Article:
8 August 2013 (CalEPA) – This graph shows the depth below surface at which a disk (called a Secchi disk) can be seen when lowered into the lake; the clearer the waters, the greater the depth at which the disk is visible. Each value plotted is the average of 20 to 25 readings made throughout the year. In 2010, an average depth was 64.4 feet, the second shallowest depth ever recorded (the shallowest was 64.1 feet in 1997).
Although lake clarity since 1968 has been declining overall, the rate of decline has slowed somewhat over the last decade, with notable differences between winter and summer clarity. Winter clarity has been showing a general improvement, while summer clarity continues to decline over the same period. Increased thermal stability in the water column appears to be producing conditions that favor small diatoms and other algae close to the surface, scattering light and decreasing transparency. Long-term monitoring data are essential for better understanding the seasonal differences and the factors affecting lake clarity (UC Davis, 2011).
Lake temperature data for the lakes described here add to the body of knowledge about warming trends in lakes throughout the world. Because they are sensitive to climate, respond rapidly to change, and integrate information about changes in the land areas that drain into them (catchment), lakes serve as good sentinels for climate change. Certain changes in the physical, chemical and biological properties of lakes represent responses that are either directly influenced by climate, or are indirect changes resulting from climate influences on the land areas that drain into the lake (catchment) (Adrian, et al., 2009). Given that freshwater is one of the resources most jeopardized by a changing climate, tracking changes that are detrimental to lake water quantity or quality is critically important (Williamson, et al., 2009).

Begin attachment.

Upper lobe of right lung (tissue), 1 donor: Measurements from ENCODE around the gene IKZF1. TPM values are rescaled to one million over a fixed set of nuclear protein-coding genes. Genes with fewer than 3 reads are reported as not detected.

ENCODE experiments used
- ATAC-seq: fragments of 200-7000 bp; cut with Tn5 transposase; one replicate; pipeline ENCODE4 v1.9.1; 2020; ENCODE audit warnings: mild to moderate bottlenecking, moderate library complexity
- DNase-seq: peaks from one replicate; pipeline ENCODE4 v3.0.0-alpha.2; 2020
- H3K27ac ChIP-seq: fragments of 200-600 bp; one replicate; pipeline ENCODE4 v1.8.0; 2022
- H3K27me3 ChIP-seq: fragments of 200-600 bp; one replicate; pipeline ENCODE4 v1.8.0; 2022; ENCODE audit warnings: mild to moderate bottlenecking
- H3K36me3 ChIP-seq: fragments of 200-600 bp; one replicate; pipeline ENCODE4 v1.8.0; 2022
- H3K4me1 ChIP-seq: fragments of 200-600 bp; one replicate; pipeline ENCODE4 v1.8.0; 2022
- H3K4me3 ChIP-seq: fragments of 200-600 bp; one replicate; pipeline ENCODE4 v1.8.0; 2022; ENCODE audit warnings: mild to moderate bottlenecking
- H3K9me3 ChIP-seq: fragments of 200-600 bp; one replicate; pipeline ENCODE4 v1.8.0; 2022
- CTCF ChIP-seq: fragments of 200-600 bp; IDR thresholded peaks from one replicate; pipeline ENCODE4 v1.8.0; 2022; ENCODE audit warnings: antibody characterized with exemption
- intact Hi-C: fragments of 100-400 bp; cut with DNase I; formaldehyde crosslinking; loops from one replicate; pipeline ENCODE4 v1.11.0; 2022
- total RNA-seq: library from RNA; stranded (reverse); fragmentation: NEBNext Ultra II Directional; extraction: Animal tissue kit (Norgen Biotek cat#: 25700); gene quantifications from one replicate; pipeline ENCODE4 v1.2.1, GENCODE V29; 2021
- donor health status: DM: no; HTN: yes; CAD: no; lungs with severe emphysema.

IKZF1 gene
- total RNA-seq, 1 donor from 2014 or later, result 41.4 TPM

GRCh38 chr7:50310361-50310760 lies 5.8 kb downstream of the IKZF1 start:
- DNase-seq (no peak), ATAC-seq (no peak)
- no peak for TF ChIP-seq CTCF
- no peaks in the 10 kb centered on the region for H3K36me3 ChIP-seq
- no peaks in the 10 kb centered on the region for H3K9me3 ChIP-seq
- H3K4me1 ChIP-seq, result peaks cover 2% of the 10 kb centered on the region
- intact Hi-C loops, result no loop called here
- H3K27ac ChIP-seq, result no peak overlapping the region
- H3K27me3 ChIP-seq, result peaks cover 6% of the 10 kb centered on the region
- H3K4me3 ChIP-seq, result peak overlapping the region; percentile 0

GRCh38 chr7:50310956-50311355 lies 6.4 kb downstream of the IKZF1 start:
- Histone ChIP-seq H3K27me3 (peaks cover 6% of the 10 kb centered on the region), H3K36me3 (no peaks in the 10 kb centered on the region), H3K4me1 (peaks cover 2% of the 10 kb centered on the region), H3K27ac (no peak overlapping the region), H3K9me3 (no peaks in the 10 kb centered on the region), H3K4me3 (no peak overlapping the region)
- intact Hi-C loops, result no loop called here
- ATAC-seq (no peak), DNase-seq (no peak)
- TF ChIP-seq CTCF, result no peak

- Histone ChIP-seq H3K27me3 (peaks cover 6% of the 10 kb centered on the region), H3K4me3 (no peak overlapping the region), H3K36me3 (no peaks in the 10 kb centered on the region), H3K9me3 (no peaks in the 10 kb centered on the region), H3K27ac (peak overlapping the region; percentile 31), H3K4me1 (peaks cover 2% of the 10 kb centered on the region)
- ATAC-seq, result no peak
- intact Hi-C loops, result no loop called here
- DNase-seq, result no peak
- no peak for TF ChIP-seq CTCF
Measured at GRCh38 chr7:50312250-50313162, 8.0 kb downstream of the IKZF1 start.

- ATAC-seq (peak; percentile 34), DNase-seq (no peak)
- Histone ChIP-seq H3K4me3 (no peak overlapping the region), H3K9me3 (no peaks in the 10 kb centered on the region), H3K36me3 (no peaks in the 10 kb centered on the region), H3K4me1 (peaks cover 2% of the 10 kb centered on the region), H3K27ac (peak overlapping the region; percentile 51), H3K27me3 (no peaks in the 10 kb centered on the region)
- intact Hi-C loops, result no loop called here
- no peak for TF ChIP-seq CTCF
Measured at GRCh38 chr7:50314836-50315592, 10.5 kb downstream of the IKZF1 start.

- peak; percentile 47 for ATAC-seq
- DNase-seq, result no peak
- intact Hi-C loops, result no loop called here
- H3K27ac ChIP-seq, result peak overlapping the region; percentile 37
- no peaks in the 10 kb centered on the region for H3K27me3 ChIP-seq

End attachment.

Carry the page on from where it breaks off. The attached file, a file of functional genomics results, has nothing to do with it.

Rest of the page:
A number of studies have shown that lake temperatures reflect warming trends in air temperature (Adrian et al., 2009). An analysis of the spatial patterns in lake temperature trends compared to air temperature trends for the summertime months (July through September) showed good agreement globally, although there are areas in which lake waters appear to warm more rapidly than the surrounding air temperature, such as the Great Lakes and lakes in Northern Europe (Schneider and Hook, 2010).
Surface water temperatures at the six lakes presented here also appear to be warming more rapidly than the mean surface air temperature. Other investigators reported the same observation at Lake Superior (Austin and Colman, 2007). They suggested that the effect is caused by declining winter ice cover, resulting in a longer period over which the lake warms during the summer. The mean summertime air temperature trends for the study region ranged from 0.01 to 0.06oC/year, compared to the nighttime warming rates for the lakes (0.05 to 0.15oC/year) (Schneider, Hook, et al., 2009). The use of the average of all nighttime summertime temperatures for the three-month period from July through September for each year in order to assess lake temperature trends allows the annual temperature peak (around August) to be captured, while also providing a reasonably large sample size and eliminating diurnal heating. For Lake Tahoe specifically, analysis of data from the Tahoe City meteorological station showed significant increases in average summertime minimum air temperatures—0.03oC/year since 1910, and a more rapid increase of 0.06oC/year between 1992 and 2008; nighttime lake water surface temperatures, by comparison, warmed by 0.13oC/year (Mastrandrea, et al., 2009; Schneider, et al., 2009).
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